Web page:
Once you have all your project schedule tasks defined, management may request reports from you displaying all the tasks associated with a particular phase, construction site location, and/or type of work. Providing these reports is not hard, but requires you to know the basics of custom fields.
The custom fields feature in Microsoft project opens the door to a plethora of code values that can be used to further define and organize tasks and/or resources. The name custom fields sounds esoteric, but the most basic features in custom fields enables you to simply add text to further describe your tasks. Once applied these text values allow you to sort and/or filter your tasks to produce reports according to your stake holder’s requests.
This article discusses the basics of custom fields in Microsoft Project and describes how to create and apply text values to your Microsoft Project schedule tasks to support the production of schedule reports.
We have in Figure1 our demonstration project.
This is a pipe repair and improvement project. The schedule has summary tasks and tasks, but stops short of defining task relationships. Our stakeholder’s have requested reports showing tasks and the associated subcontractors performing the work. These reports can readily be produced by using the custom fields feature in Microsoft Project.
We start by selecting Custom Fields in the Project tab and Properties ribbon group, Figure 2.
This brings up the Custom Fields dialog, Figure 3, where we can create field values for tasks and/or resources.
We want to create text fields for subcontractors and assign them to our tasks, so we toggle tasks and select Text in the custom fields dialog, Figure 3. Further, we select text field Text1 to store all our subcontractors. We also rename Text1 field, “Subcontractors”, Figure 4.
At this point we are ready to display the Text1 column, labeled Subcontractors, in our task sheet. We, however, do not want to have to type the same subcontractor in multiple times to assign it to multiple tasks. This would quickly get repetitive and laborious. We therefore toggle and select Lookup in the Custom Attributes section of the custom fields dialog, Figure 5.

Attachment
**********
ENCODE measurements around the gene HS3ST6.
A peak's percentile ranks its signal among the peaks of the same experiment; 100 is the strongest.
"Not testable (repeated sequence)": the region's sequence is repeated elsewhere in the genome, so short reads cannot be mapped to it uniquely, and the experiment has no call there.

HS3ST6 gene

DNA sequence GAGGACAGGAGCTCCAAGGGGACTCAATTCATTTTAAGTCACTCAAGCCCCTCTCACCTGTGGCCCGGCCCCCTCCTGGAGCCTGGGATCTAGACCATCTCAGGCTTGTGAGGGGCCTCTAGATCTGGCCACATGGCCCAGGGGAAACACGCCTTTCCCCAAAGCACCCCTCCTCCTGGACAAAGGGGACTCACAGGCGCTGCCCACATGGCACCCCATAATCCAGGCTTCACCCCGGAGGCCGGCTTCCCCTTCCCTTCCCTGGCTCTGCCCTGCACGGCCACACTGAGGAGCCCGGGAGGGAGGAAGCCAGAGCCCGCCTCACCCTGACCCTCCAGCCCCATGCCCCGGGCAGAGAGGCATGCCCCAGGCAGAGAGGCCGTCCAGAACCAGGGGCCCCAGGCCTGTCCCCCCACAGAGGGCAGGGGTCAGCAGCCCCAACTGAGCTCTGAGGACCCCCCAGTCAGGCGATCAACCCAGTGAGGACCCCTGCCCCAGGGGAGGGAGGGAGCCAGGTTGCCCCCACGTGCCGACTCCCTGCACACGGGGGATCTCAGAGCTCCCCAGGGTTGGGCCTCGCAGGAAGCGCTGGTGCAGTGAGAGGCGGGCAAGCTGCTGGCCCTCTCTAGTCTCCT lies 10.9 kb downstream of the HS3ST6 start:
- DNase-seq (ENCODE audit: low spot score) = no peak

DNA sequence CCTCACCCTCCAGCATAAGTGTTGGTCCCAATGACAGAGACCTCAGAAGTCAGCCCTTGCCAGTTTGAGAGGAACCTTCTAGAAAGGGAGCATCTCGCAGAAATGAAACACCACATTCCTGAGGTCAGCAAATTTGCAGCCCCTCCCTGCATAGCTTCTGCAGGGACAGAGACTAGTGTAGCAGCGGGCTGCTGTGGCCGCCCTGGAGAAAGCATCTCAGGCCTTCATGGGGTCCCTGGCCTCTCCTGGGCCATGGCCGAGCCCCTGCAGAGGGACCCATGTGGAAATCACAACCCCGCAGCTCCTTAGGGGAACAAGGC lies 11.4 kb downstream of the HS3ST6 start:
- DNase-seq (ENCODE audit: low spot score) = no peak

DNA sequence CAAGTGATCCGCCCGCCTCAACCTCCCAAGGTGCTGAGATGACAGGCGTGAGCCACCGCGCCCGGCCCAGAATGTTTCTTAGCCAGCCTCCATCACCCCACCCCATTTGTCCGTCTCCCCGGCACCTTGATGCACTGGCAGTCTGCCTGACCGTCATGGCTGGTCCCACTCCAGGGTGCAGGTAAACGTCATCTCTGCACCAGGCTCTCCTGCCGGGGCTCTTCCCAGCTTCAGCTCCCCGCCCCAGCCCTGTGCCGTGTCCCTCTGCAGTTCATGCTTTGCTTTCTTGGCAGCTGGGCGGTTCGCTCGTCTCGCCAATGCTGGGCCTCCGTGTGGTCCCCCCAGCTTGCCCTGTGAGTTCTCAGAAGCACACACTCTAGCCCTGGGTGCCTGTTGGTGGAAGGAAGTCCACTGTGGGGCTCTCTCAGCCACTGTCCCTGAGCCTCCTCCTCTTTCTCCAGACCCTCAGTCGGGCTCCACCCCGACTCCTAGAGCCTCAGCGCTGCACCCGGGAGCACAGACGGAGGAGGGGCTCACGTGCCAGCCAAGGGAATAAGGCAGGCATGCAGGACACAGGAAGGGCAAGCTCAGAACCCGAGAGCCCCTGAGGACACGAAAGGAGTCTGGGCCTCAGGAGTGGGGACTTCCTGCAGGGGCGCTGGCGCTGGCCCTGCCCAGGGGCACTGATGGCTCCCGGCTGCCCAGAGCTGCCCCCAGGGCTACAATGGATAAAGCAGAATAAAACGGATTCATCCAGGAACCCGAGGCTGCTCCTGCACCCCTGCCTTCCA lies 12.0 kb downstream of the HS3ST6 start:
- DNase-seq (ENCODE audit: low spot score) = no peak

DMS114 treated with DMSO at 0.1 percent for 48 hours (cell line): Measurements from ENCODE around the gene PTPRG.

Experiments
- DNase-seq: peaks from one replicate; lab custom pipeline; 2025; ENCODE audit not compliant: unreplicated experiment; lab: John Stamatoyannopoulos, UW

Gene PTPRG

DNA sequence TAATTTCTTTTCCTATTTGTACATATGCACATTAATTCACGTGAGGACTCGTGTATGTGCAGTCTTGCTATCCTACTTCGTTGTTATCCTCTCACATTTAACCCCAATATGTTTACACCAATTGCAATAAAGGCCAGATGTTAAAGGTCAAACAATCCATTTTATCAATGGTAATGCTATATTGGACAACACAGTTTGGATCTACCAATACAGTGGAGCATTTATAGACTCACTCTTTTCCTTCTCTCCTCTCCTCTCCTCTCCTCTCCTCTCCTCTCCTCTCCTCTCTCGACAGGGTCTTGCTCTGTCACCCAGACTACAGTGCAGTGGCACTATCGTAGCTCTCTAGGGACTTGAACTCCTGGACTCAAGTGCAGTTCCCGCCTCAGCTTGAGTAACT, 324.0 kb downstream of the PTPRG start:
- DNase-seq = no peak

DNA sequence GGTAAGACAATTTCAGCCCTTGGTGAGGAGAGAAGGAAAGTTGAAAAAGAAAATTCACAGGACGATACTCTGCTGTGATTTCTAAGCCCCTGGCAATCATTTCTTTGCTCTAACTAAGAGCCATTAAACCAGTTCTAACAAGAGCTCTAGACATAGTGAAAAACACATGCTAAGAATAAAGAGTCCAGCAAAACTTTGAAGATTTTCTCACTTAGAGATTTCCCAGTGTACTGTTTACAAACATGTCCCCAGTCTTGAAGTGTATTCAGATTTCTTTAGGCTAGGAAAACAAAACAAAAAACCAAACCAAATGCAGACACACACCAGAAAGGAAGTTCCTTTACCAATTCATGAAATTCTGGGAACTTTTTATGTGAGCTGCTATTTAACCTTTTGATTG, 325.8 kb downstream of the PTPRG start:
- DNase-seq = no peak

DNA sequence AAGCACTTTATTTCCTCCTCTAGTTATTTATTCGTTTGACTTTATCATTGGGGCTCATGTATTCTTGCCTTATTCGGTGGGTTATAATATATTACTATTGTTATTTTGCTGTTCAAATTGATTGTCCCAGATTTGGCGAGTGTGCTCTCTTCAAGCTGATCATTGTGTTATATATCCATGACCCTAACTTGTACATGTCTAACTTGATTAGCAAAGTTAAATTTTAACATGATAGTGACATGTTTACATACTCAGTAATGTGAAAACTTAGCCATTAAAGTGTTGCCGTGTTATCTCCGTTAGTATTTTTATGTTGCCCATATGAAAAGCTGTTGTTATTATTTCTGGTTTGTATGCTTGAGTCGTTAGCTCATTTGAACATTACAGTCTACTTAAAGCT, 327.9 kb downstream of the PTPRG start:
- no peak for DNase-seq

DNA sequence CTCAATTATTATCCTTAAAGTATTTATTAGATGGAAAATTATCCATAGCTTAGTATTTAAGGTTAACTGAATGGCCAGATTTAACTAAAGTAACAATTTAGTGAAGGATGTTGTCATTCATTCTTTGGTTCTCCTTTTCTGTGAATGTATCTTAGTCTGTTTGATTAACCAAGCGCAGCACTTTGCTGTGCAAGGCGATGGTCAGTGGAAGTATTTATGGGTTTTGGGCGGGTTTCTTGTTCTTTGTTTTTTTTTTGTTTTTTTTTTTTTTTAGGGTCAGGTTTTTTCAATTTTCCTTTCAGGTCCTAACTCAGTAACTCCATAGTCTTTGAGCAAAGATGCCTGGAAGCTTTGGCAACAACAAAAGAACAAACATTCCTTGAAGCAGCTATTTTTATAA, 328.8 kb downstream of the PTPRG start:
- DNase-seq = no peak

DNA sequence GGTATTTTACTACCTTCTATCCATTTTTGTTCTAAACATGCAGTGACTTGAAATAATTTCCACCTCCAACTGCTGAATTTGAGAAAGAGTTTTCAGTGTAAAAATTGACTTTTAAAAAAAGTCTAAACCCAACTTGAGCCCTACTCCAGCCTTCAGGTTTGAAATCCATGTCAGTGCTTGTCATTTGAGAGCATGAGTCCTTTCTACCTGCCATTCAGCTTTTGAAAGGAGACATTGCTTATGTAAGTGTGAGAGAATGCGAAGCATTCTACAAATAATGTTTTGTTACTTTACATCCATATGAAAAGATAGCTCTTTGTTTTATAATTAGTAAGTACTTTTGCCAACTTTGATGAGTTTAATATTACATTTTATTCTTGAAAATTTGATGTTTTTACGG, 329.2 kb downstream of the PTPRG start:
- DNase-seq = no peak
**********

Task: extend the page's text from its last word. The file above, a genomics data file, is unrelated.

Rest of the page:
This brings up the Edit Lookup Table, Figure 6, where we enter a code value and description for each subcontractor.
We can also set one of our subcontractors as the default, Figure 7.
We toggle “use a value from the table as the default entry for the field”, highlight TOTAL ENG (the primary subcontractor), and click the Set Default button. Now every time we insert a new task it will automatically assign TOTAL ENG as the subcontractor for that task. Note the default subcontractor has a blue font.
The beauty of having of having our subcontractors defined in the Edit Lookup Table for Subcontractors is that every time a cell in the Subcontractors task sheet is selected a menu appears listing all our subcontractors. These subcontractors may be listed in the order you enter them in the Edit Lookup Table. You can also put them in your desired order with the Move up and down buttons, Figure 8.
Further, you can sort them ascending or descending, Figure 8. We have them sorted ascending in Figure 9.
Before leaving the Edit Lookup Table dialog we toggle “allow additional items to be entered into the fields”, Figure 10.
With this toggle set we can type in new subcontractor names directly into the task sheet, and these subcontractors will be automatically inserted as text in our subcontractors’ column and drop down menu, i.e. the edit lookup table. So now we have both our drop down menu to select contractors and the ability to type in additional subcontractors directly in the subcontractors’ cell.
In Figure 11 we have inserted the Subcontractors column, and we are selecting TOTAL ENG for the first task in our schedule.
Because most of our tasks are performed by the TOTAL ENG subcontractor we use fill down, Figure 12, to copy TOTAL ENG to all our tasks.
We later go back and make changes to respective tasks, accordingly. In Figure 13, we change the subcontractor from TOTAL ENG to FITTERS for one particular task.
Note that we have removed the subcontractor labels from the summary tasks. Our schedule with subcontractor assignments appears as in Figure 14.
Now that we have our subcontractors assigned to all our tasks we can create filters to make reports only showing tasks assigned to a certain subcontractors, as we do in Figures 15, 16, and 17.
We can also use the sort feature to sort all our tasks as we do in Figures 18, 19, and 20.
Be sure to toggle off “keep outline structure” in the Sort dialog, Figure 19. In Figure 20 we have our schedule sorted by subcontractors in ascending order. To go back to our original layout sort by ID and toggle on “keep outline structure”, Figure 21.
We have here discussed the basics of custom fields in Microsoft Project and what amounts to the tip of the iceberg. Microsoft Project has a wealth of custom field and associated reporting features.
Our discussion only addressed text data types, but Microsoft Project has numerous other data types: Cost, Date, Duration, Finish, Flag, Number, Start, and Outline Code.
We also only discussed the simplest of filters. Microsoft Project is capable of more complex filters. You may additionally want to experiment with the Highlight and Group by features to help produce suitable reports. Finally, custom fields appear in the Tables feature, which is a whole topic of discussion for another day.